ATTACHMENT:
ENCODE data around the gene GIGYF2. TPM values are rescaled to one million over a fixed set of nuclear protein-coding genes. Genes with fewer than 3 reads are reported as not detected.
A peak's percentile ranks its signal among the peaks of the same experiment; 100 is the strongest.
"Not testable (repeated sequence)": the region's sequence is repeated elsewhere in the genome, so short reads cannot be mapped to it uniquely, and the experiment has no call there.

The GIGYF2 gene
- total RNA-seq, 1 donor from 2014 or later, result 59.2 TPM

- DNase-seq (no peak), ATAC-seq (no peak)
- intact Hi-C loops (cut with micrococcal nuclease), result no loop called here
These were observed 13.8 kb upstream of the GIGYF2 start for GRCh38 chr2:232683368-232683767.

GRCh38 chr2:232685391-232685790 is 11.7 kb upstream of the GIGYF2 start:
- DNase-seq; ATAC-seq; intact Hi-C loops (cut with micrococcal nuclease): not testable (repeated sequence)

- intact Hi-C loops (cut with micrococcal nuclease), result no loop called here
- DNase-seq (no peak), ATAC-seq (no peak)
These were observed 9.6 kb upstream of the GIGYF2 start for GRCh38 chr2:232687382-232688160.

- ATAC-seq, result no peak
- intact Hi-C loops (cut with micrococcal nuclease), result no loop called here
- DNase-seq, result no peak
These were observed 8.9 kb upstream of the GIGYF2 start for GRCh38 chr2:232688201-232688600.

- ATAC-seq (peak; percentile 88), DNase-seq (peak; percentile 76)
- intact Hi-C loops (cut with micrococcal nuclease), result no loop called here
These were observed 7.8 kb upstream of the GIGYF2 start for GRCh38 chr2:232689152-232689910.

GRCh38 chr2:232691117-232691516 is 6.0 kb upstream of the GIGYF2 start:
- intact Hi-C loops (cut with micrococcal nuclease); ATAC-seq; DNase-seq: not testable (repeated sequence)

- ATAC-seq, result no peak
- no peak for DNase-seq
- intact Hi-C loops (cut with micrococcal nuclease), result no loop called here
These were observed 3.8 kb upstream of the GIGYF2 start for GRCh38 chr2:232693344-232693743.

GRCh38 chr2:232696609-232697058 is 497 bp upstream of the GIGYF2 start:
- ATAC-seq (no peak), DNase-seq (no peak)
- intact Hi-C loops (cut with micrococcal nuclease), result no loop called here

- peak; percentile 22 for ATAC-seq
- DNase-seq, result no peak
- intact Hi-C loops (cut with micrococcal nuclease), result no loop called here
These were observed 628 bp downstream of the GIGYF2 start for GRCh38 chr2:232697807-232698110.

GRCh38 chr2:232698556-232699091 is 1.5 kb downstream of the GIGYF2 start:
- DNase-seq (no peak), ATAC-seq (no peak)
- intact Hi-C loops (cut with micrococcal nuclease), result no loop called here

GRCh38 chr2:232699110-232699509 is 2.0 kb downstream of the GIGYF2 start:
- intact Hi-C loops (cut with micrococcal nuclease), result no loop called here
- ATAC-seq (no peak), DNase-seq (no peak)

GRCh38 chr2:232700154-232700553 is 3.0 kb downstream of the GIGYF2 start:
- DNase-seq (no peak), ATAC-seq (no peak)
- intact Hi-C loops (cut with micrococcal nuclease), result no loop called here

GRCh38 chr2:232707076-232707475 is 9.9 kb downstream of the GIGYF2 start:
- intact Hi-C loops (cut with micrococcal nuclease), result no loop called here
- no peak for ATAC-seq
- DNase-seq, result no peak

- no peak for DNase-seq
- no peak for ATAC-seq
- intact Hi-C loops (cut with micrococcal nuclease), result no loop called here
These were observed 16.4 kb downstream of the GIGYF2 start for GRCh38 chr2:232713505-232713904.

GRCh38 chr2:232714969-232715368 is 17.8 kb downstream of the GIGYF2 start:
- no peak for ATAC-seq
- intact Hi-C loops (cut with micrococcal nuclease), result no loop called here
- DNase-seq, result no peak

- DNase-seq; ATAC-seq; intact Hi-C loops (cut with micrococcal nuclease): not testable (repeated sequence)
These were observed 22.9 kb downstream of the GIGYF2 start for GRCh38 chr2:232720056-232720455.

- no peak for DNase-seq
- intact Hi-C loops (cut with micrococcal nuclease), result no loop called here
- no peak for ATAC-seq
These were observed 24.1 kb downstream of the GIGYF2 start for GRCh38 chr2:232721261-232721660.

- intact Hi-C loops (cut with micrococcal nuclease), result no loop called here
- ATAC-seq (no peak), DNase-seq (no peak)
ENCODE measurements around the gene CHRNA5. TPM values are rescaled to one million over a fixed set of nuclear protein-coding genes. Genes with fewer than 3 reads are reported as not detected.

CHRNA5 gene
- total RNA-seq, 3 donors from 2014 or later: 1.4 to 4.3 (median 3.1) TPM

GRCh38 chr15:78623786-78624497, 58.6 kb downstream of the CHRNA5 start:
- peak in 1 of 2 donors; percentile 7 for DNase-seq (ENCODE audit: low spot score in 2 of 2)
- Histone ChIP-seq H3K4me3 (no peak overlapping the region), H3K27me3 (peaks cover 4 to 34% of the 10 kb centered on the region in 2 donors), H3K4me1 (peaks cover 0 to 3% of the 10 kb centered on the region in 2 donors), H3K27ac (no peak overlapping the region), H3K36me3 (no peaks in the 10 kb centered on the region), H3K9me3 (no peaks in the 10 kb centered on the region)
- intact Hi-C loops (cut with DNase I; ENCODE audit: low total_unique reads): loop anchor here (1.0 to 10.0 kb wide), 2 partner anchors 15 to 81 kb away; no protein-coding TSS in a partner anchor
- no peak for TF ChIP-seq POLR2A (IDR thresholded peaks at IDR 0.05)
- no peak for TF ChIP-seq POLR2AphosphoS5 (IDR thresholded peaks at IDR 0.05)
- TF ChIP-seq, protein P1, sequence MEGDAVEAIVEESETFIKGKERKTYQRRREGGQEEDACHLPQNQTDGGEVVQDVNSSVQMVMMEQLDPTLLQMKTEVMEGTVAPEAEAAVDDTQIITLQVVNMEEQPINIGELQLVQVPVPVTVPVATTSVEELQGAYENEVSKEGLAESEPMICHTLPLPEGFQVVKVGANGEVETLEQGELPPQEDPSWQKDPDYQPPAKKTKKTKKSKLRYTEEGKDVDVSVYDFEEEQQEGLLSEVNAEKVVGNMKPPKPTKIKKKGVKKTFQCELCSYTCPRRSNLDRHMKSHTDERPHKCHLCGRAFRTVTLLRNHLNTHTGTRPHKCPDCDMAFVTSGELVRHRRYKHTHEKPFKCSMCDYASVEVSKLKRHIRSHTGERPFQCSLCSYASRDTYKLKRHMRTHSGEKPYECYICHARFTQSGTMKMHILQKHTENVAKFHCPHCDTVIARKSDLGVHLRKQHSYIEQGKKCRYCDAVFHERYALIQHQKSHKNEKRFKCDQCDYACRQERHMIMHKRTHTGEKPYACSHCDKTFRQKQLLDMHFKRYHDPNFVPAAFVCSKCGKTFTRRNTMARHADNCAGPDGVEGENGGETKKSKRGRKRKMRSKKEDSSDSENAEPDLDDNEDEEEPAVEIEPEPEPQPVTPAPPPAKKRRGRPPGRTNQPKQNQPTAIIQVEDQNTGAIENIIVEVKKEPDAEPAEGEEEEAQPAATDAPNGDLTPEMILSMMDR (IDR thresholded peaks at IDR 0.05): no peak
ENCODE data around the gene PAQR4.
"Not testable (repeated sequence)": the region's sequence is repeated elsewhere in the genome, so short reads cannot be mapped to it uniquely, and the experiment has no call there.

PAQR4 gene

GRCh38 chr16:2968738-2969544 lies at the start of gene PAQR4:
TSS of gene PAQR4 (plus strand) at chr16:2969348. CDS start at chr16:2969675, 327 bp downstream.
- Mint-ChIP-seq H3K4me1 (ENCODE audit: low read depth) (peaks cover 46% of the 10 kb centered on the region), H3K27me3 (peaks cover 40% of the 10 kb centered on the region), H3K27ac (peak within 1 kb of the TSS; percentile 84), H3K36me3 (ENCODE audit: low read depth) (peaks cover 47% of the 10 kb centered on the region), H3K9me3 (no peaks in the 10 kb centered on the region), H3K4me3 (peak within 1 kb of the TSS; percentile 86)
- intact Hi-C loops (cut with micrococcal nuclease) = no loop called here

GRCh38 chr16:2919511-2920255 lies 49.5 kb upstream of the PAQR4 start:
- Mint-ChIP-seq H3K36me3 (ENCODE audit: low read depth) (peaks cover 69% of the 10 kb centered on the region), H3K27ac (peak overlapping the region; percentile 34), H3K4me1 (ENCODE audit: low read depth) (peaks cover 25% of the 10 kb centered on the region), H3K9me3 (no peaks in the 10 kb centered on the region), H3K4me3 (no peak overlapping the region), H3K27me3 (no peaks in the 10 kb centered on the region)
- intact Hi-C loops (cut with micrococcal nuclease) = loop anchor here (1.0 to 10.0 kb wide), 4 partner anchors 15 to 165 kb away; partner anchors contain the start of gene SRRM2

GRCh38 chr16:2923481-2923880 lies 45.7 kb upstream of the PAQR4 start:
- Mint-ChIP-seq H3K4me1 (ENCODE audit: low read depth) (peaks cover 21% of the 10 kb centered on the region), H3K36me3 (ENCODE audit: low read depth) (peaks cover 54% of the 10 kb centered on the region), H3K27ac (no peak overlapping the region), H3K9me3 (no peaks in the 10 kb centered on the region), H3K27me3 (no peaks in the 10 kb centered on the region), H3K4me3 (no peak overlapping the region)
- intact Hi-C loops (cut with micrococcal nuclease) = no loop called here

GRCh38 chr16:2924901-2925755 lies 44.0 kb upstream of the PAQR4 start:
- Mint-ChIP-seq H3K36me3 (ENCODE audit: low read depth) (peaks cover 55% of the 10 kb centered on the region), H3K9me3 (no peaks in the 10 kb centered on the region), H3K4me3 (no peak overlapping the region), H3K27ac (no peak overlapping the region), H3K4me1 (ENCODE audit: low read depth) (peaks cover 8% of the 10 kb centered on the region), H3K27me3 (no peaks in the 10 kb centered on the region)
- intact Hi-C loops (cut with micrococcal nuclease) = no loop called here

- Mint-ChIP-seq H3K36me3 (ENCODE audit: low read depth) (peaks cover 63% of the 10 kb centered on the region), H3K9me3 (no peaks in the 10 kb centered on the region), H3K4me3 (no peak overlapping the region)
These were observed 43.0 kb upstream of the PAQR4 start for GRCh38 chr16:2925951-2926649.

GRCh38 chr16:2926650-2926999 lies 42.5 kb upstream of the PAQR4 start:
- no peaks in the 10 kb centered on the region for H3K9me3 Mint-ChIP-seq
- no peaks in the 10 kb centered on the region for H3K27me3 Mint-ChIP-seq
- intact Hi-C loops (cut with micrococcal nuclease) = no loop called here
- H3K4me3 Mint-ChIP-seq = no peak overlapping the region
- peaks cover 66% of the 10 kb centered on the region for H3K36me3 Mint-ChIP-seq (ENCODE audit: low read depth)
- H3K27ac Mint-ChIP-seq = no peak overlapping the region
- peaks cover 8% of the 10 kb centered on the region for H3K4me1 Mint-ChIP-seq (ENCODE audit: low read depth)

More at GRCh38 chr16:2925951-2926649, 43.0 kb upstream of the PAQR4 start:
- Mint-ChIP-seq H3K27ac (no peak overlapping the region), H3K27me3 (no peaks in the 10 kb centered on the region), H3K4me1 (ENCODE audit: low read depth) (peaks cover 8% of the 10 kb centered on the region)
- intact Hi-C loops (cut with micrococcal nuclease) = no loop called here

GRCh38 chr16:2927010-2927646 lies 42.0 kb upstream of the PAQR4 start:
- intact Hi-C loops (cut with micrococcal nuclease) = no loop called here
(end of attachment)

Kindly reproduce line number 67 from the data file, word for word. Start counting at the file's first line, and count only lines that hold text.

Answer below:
- peak in 1 of 2 donors; percentile 7 for DNase-seq (ENCODE audit: low spot score in 2 of 2)